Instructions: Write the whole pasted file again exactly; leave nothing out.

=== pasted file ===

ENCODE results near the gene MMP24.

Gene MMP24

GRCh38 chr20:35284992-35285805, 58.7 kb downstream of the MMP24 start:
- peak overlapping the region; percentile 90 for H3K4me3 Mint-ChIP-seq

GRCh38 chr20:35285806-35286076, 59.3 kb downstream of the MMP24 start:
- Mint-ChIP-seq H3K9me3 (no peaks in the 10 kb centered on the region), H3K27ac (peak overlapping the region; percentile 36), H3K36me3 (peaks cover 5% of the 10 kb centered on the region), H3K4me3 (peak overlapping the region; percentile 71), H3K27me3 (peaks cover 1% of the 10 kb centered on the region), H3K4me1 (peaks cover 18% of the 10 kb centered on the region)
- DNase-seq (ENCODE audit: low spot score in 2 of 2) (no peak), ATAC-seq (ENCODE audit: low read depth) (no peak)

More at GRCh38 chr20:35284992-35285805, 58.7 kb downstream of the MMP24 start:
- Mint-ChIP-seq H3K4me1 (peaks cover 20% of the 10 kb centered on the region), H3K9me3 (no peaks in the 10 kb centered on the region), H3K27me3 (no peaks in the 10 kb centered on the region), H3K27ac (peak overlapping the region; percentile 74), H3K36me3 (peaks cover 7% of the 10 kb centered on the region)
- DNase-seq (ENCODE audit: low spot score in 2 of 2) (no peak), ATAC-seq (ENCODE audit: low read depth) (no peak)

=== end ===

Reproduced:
ENCODE results near the gene MMP24.

Gene MMP24

GRCh38 chr20:35284992-35285805, 58.7 kb downstream of the MMP24 start:
- peak overlapping the region; percentile 90 for H3K4me3 Mint-ChIP-seq

GRCh38 chr20:35285806-35286076, 59.3 kb downstream of the MMP24 start:
- Mint-ChIP-seq H3K9me3 (no peaks in the 10 kb centered on the region), H3K27ac (peak overlapping the region; percentile 36), H3K36me3 (peaks cover 5% of the 10 kb centered on the region), H3K4me3 (peak overlapping the region; percentile 71), H3K27me3 (peaks cover 1% of the 10 kb centered on the region), H3K4me1 (peaks cover 18% of the 10 kb centered on the region)
- DNase-seq (ENCODE audit: low spot score in 2 of 2) (no peak), ATAC-seq (ENCODE audit: low read depth) (no peak)

More at GRCh38 chr20:35284992-35285805, 58.7 kb downstream of the MMP24 start:
- Mint-ChIP-seq H3K4me1 (peaks cover 20% of the 10 kb centered on the region), H3K9me3 (no peaks in the 10 kb centered on the region), H3K27me3 (no peaks in the 10 kb centered on the region), H3K27ac (peak overlapping the region; percentile 74), H3K36me3 (peaks cover 7% of the 10 kb centered on the region)
- DNase-seq (ENCODE audit: low spot score in 2 of 2) (no peak), ATAC-seq (ENCODE audit: low read depth) (no peak)